Uric Acid Stones



Symptoms and Diagnosis

Types of Stones

Dietary Prevention

Xray/ CT Scan/ Ultrasound/ IVP

Surgical Removal/ Lithotripsy

Causes of Stones

Genetic Causes

Medical Diseases




Author Information



Uric Acid Stones form from high concentrations of uric acid in acidic (low pH) urine.  At low pH uric acid precipitates, while at normal pH it dissolves.  In contrast to calcium stones, this type of stone can be "dissolved" purely with medical treatment.  The cause of the elevated urinary uric acid can be multifactorial including high protein diet and gout.

Treatment includes  increasing the urine pH with potassium citrate (making the urine less acidic) in addition to increasing water intake. Citrate is converted to bicarbonate, which increases urine pH.  Occasionally, allopurinol is used to decrease production of uric acid by the body.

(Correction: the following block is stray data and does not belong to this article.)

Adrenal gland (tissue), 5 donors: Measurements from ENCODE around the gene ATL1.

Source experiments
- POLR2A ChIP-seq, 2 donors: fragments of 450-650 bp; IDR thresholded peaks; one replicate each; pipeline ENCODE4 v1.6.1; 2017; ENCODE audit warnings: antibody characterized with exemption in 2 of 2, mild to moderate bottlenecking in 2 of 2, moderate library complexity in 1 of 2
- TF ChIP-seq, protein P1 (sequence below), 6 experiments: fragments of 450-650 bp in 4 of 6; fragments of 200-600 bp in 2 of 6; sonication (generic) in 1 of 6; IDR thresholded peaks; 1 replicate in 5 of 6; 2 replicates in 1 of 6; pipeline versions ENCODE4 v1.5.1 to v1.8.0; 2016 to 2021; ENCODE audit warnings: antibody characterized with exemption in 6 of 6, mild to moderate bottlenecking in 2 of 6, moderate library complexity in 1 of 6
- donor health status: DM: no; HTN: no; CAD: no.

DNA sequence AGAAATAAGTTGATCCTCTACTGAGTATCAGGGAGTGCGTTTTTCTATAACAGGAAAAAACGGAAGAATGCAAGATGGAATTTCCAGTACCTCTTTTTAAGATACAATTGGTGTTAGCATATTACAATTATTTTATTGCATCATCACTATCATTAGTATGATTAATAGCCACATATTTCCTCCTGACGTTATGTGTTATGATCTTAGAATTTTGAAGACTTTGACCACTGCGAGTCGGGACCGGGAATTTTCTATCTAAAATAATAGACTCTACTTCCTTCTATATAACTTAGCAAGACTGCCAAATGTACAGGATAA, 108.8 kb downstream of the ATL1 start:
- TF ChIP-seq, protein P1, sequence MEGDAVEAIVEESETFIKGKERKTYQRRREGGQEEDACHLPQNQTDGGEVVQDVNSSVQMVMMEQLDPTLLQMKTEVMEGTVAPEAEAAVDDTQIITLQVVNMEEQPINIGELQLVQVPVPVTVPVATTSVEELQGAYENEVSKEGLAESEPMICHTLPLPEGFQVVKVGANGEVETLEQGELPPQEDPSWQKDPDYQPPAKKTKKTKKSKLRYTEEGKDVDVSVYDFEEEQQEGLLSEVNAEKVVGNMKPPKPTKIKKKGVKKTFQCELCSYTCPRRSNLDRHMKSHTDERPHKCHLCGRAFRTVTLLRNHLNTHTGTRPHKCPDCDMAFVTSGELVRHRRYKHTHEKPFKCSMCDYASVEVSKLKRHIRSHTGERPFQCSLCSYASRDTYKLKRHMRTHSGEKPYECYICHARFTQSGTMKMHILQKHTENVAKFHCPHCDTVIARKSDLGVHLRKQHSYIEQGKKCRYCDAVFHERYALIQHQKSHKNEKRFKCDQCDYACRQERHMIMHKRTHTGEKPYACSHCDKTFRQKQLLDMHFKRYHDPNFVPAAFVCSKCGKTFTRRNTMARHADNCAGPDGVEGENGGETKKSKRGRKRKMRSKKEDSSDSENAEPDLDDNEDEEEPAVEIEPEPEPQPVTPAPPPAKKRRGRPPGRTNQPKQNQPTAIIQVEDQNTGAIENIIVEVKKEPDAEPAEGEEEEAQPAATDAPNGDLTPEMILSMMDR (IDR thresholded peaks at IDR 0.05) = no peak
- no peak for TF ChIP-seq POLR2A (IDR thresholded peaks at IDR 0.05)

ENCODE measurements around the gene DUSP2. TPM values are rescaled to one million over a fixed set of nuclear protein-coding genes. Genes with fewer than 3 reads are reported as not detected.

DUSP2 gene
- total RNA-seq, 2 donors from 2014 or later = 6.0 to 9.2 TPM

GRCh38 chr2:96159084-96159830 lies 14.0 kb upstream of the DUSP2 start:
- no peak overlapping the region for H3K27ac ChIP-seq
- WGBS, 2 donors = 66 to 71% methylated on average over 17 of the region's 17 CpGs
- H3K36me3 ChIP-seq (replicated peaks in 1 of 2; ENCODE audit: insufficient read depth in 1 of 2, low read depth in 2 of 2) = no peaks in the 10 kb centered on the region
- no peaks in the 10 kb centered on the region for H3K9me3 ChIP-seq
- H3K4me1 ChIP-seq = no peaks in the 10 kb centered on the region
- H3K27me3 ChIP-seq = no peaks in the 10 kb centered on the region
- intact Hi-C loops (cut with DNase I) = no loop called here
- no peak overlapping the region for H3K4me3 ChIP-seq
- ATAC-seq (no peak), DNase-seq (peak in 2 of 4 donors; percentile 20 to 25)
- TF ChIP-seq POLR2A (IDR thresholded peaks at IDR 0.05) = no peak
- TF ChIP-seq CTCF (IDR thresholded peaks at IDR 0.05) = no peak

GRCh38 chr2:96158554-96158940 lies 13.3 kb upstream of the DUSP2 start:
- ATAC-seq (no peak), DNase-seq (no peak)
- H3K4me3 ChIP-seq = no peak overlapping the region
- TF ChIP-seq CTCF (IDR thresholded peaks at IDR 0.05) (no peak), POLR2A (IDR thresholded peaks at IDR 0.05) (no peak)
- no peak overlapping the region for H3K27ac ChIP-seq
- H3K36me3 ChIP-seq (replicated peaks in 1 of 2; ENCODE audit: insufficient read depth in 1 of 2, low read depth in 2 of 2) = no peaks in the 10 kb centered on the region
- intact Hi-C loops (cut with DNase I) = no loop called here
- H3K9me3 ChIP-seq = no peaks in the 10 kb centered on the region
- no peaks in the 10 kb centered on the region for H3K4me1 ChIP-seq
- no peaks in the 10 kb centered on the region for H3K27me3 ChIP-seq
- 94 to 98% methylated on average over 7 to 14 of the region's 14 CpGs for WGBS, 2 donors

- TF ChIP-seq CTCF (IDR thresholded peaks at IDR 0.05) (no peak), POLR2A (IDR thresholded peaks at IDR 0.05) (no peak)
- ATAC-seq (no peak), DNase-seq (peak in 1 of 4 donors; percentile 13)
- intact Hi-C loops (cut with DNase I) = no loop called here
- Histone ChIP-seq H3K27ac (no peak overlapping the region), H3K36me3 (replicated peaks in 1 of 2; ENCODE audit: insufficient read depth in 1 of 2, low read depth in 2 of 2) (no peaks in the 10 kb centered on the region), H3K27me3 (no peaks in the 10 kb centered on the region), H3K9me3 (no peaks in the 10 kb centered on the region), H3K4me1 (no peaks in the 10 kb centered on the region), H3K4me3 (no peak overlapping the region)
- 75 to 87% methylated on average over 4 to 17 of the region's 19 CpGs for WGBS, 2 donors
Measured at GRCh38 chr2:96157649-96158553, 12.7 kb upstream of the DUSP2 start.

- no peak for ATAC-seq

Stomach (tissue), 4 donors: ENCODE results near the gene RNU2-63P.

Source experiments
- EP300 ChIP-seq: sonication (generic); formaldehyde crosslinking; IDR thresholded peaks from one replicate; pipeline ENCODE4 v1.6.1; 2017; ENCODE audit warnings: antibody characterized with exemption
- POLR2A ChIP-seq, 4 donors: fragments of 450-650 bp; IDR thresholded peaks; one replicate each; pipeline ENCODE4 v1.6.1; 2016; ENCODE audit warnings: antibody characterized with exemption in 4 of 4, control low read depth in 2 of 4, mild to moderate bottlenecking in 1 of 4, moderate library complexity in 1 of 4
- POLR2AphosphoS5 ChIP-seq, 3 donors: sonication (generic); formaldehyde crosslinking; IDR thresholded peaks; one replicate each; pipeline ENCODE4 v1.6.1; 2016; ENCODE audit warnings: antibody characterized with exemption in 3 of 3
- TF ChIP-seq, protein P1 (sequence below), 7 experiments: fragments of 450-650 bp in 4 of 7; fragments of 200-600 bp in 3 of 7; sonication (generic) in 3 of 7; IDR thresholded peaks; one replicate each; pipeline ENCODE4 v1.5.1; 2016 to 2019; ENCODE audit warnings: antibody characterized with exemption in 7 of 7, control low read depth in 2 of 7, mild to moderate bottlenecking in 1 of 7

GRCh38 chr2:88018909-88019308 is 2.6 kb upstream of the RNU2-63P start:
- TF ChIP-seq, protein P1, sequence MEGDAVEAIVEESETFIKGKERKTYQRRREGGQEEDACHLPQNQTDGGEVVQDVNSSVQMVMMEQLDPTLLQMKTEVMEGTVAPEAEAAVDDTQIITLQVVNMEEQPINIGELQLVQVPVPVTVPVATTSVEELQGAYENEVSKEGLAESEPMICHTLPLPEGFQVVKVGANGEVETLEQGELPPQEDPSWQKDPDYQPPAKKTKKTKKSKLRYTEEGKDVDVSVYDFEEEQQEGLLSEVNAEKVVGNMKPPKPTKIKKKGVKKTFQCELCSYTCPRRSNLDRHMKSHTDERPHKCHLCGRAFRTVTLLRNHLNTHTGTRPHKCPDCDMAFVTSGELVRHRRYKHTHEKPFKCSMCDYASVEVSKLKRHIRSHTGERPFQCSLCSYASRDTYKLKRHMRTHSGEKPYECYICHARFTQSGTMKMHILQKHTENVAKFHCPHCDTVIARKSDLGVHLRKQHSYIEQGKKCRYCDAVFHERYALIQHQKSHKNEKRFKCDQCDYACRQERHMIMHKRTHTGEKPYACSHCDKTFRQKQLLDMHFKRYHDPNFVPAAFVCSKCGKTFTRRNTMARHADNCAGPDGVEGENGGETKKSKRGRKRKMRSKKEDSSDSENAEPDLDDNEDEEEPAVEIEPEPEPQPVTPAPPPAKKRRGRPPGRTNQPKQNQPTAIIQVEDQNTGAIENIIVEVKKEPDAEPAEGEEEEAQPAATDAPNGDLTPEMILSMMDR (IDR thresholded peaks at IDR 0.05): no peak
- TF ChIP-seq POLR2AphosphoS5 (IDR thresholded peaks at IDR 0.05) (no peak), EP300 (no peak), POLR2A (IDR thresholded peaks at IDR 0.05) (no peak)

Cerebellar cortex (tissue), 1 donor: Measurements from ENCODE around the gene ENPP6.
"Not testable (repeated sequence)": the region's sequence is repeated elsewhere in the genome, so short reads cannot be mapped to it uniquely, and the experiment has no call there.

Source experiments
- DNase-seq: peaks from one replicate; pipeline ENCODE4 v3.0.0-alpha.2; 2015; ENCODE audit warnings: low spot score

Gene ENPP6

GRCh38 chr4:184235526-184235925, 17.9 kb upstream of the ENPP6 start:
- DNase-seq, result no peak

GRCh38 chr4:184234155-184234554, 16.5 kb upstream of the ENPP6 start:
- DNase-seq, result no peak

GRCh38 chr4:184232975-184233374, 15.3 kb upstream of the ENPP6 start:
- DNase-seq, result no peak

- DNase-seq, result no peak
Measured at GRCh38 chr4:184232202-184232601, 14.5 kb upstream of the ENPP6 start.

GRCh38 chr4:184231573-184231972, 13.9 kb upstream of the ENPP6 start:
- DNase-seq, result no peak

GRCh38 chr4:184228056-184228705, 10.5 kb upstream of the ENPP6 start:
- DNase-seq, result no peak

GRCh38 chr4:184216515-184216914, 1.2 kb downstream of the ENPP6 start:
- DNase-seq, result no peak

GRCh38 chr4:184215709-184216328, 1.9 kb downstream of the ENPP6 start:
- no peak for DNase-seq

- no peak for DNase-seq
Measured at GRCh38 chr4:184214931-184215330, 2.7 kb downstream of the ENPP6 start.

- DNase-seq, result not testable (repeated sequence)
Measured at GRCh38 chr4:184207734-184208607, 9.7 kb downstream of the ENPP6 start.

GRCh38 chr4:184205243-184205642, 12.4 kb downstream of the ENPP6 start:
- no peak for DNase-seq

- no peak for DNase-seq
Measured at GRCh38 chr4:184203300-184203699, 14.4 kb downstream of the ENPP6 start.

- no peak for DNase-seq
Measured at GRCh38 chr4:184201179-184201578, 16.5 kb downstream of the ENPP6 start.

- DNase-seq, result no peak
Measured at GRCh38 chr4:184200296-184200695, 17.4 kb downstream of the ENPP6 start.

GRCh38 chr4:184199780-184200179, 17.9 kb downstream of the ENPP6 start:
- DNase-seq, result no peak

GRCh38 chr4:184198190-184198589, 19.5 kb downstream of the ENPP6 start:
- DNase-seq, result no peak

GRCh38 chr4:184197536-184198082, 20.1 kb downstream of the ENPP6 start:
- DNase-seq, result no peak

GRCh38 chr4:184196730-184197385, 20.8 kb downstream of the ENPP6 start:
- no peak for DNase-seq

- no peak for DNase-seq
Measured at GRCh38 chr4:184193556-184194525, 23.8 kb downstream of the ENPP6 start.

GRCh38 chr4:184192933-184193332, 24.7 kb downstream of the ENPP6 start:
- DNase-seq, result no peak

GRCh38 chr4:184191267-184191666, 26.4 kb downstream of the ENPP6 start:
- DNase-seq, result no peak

High uric acid levels (Hyperuricosuria) in the urine can also lead to calcium stones.  One reason may be that small uric acid crystals form, but this is not certain.  These crystals would then form seeds on which calcium crystals can grow.  Another possibility is that dissolved uric acid somehow causes calcium oxalate to precipitate into crystals and stones.  In this setting (i.e. calcium stones with high urine uric acid levles) treatement can be with either allopurinol or occasionally potassium citrate. A low purine diet is also an important aspect of prevention.

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